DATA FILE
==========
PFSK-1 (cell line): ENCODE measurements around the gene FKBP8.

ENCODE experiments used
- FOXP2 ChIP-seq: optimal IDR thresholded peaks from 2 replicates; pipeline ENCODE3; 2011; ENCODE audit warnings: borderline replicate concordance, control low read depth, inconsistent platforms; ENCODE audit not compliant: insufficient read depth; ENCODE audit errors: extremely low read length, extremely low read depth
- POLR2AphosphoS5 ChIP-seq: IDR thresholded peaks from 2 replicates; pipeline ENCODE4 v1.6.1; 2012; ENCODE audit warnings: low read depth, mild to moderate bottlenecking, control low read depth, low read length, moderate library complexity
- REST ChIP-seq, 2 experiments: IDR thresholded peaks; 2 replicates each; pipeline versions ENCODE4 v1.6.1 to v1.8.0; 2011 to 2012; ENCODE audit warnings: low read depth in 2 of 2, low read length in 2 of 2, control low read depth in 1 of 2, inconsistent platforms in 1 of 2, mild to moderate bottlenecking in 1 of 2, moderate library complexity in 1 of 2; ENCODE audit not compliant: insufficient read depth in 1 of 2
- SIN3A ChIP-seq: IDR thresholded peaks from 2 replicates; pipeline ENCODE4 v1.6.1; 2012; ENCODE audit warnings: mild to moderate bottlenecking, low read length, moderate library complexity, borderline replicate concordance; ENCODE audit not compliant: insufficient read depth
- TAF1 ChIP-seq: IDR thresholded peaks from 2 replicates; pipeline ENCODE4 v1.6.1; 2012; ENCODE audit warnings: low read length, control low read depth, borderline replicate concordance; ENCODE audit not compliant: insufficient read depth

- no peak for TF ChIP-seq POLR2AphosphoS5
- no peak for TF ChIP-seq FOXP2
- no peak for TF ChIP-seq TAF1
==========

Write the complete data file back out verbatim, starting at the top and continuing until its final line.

PFSK-1 (cell line): ENCODE measurements around the gene FKBP8.

ENCODE experiments used
- FOXP2 ChIP-seq: optimal IDR thresholded peaks from 2 replicates; pipeline ENCODE3; 2011; ENCODE audit warnings: borderline replicate concordance, control low read depth, inconsistent platforms; ENCODE audit not compliant: insufficient read depth; ENCODE audit errors: extremely low read length, extremely low read depth
- POLR2AphosphoS5 ChIP-seq: IDR thresholded peaks from 2 replicates; pipeline ENCODE4 v1.6.1; 2012; ENCODE audit warnings: low read depth, mild to moderate bottlenecking, control low read depth, low read length, moderate library complexity
- REST ChIP-seq, 2 experiments: IDR thresholded peaks; 2 replicates each; pipeline versions ENCODE4 v1.6.1 to v1.8.0; 2011 to 2012; ENCODE audit warnings: low read depth in 2 of 2, low read length in 2 of 2, control low read depth in 1 of 2, inconsistent platforms in 1 of 2, mild to moderate bottlenecking in 1 of 2, moderate library complexity in 1 of 2; ENCODE audit not compliant: insufficient read depth in 1 of 2
- SIN3A ChIP-seq: IDR thresholded peaks from 2 replicates; pipeline ENCODE4 v1.6.1; 2012; ENCODE audit warnings: mild to moderate bottlenecking, low read length, moderate library complexity, borderline replicate concordance; ENCODE audit not compliant: insufficient read depth
- TAF1 ChIP-seq: IDR thresholded peaks from 2 replicates; pipeline ENCODE4 v1.6.1; 2012; ENCODE audit warnings: low read length, control low read depth, borderline replicate concordance; ENCODE audit not compliant: insufficient read depth

- no peak for TF ChIP-seq POLR2AphosphoS5
- no peak for TF ChIP-seq FOXP2
- no peak for TF ChIP-seq TAF1